The recently concluded SADC PF Sexual Reproductive Health Rights (SRHR) HIV and Aids governance project in Seychelles has been hailed as a significant step forward in addressing the HIV and Aids crisis in the island nation.
In an interview, Dr Anne Gabriel, the chief executive (CEO) of the National Aids Council (NAC) of Seychelles expressed her satisfaction with the initiative, emphasising its positive impact on the country’s response to reproductive health and rights issues.
Dr Gabriel said the establishment of the Committee of Communicable Diseases, HIV/Aids, and SRHR in the National Assembly thanks to the project has played a crucial role in advancing Seychelles’ efforts to combat HIV and Aids.
The CEO acknowledged the exceptional support provided by the committee, which has facilitated effective responses to the epidemic.
“We have had very good support from the committee that was formed in the National Assembly as a consequence. It has advanced the work of responding to HIV and Aids in Seychelles especially in regards to reproductive health and rights,” she said.
However, the CEO also expressed concerns about the issue of individuals discontinuing their HIV treatment, highlighting the seriousness of the matter. In 2021 alone, approximately 200 individuals were lost to treatment, indicating a significant non-adherence rate.
The matter was raised, leading to concerted efforts that successfully brought back around 50% of the lost individuals onto treatment. Nevertheless, the number of people discontinuing treatment has increased once again, necessitating a greater focus on psychosocial support and community engagement.
Dr Gabriel emphasised that those who discontinued their treatment were not newcomers to antiretroviral therapy (ART) but rather individuals who had been on treatment for an extended period. The isolating effects of the Covid-19 pandemic contributed to their sense of desolation, prompting them to give up on their HIV treatment and, in some cases, life in general.
She said strengthening community systems, advocating for treatment adherence, and providing comprehensive support are vital in addressing these challenges.
Equally crucial is conveying to individuals living with HIV that they are not alone, that support is available, and that HIV is not a death sentence but rather a lifelong condition that can be managed with treatment, she reasoned.
Regarding future projects, the CEO stressed the need for increased interaction with communities, which had been hindered by the Covid-19 pandemic. Public hearings and community sessions were temporarily halted, impeding the dissemination of essential information about HIV, rights, and sexual and reproductive health. Re-establishing these avenues of engagement would be a key strategy to foster greater awareness and understanding within the communities.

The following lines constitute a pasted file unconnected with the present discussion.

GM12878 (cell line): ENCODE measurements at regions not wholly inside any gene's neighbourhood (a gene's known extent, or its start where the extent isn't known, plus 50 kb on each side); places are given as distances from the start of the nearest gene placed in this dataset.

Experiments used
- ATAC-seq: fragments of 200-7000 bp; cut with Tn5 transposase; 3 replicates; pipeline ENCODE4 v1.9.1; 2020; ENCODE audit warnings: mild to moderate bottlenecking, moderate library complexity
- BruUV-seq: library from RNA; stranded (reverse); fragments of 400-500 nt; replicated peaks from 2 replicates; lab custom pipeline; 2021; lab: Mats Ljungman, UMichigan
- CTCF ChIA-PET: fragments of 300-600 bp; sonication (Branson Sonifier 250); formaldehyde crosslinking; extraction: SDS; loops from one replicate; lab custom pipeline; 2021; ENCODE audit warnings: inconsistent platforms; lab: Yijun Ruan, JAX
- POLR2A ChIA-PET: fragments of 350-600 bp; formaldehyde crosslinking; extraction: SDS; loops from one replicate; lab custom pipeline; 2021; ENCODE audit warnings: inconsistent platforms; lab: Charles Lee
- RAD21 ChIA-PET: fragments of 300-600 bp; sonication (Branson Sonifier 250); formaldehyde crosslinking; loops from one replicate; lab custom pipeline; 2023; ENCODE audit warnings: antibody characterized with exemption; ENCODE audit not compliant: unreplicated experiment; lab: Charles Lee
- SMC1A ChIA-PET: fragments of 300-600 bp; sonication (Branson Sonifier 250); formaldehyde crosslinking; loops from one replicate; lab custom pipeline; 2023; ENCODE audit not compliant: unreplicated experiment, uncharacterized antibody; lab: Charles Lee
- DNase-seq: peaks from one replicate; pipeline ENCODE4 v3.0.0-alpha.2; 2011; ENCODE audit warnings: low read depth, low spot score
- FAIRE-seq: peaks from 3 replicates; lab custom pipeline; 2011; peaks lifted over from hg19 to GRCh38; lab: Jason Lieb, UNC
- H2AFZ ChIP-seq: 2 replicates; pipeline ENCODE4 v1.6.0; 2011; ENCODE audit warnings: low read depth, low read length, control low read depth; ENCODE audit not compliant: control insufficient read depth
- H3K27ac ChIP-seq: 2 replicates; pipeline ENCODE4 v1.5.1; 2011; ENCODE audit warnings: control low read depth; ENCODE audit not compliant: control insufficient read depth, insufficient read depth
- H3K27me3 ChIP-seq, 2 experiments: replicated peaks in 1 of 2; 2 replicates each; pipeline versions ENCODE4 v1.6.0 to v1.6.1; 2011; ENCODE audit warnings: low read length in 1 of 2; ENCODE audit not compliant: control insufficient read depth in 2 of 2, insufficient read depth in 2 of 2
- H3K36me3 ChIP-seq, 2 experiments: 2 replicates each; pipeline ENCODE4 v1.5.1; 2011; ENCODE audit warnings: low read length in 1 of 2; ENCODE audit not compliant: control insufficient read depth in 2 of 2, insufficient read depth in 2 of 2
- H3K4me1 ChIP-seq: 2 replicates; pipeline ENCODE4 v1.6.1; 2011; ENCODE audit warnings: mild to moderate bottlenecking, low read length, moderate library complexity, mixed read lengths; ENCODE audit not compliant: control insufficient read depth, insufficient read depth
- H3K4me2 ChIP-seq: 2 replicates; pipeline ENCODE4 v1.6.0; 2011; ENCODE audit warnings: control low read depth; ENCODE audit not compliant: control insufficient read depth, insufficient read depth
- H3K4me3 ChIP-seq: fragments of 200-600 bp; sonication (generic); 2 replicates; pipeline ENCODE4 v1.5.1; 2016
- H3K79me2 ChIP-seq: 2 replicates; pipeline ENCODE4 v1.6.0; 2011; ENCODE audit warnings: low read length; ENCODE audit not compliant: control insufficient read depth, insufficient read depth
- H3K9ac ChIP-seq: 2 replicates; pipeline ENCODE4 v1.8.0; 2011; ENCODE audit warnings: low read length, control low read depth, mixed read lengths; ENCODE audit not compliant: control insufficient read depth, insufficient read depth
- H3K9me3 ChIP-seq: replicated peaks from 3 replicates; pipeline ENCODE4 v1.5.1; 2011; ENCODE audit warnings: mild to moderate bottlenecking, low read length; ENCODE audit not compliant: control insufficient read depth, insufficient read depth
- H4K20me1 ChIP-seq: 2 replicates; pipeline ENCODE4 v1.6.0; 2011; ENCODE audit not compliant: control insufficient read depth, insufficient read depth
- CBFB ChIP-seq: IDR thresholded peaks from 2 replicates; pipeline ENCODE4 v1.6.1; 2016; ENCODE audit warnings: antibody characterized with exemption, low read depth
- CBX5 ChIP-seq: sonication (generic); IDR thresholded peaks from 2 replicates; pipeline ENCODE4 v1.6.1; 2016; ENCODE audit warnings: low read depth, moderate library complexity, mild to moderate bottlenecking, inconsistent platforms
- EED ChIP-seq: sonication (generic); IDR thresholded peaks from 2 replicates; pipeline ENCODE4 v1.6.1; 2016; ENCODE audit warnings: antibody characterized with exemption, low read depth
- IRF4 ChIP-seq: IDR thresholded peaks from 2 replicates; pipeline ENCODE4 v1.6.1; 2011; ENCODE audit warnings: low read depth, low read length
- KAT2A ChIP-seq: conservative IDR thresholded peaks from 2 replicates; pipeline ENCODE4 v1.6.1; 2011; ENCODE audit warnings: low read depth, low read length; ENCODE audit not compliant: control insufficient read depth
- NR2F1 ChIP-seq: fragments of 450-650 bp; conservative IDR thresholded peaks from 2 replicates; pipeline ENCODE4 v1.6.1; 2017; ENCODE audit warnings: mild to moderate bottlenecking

In a separate interview in Mahé, Seychelles, Alvin Laurence, CEO of the Citizens Engagement Platform of Seychelles (CEPS), acknowledged the government’s long-standing prioritisation of HIV in the past two decades.
However, he highlighted the lack of coordination and monitoring among the various non-governmental organisations (NGOs) formed around HIV-related issues in the early days of the pandemic in Seychelles.
He said the changing political landscape in Seychelles, particularly within the National Assembly, has created opportunities for enhanced responses to HIV.
Mr Laurence emphasised that members of Parliament (MPs) are now actively engaging with communities and collaborating with other stakeholders, including civil society organisations (CSOs). This collaborative approach has fostered better consultation and increased the influence of NGOs and CSOs in parliamentary processes.
He noted that the project has been instrumental in bringing together diverse stakeholders, transcending political affiliations, and promoting national unity in addressing HIV and Aids.
Reflecting on the past four years of project implementation, Mr Laurence highlighted the progress achieved through improved interaction with MPs. However, he acknowledged that external factors, such as the Covid-19 pandemic and political changes in Seychelles, have affected the project’s implementation. Nevertheless, the project has successfully promoted collaboration among NGOs, CSOs, and MPs, facilitating constructive discussions and agreements for the benefit of the nation.
Looking to the future, Mr Laurence emphasised the importance of continuity and building upon the achievements of the project. Documentation of accomplishments and challenges must be undertaken to ensure the sustainability of the project, especially in the event of personnel changes among collaborating institutions.
“Documentation of the accomplishments and challenges of the project must be done and shared for continuity in the event of people leaving the project, whether MPs or staff of partner organisations. Capacity building will need to be ongoing in keeping with changing trends,” he said.
The evaluation is part of the SADC PF governance project with the overall objective of promoting access to SRHR in Southern Africa within the universal health coverage context.
The project seeks to improve oversight, representative, legislative and the budgetary role of parliamentarians in the SADC region in general, and female parliamentarians in particular, in the field of SRHR and HIV/Aids governance, with human rights and democracy also recently added to the targeted outcomes.
Courtesy: Moses Magadza (Nation.sc)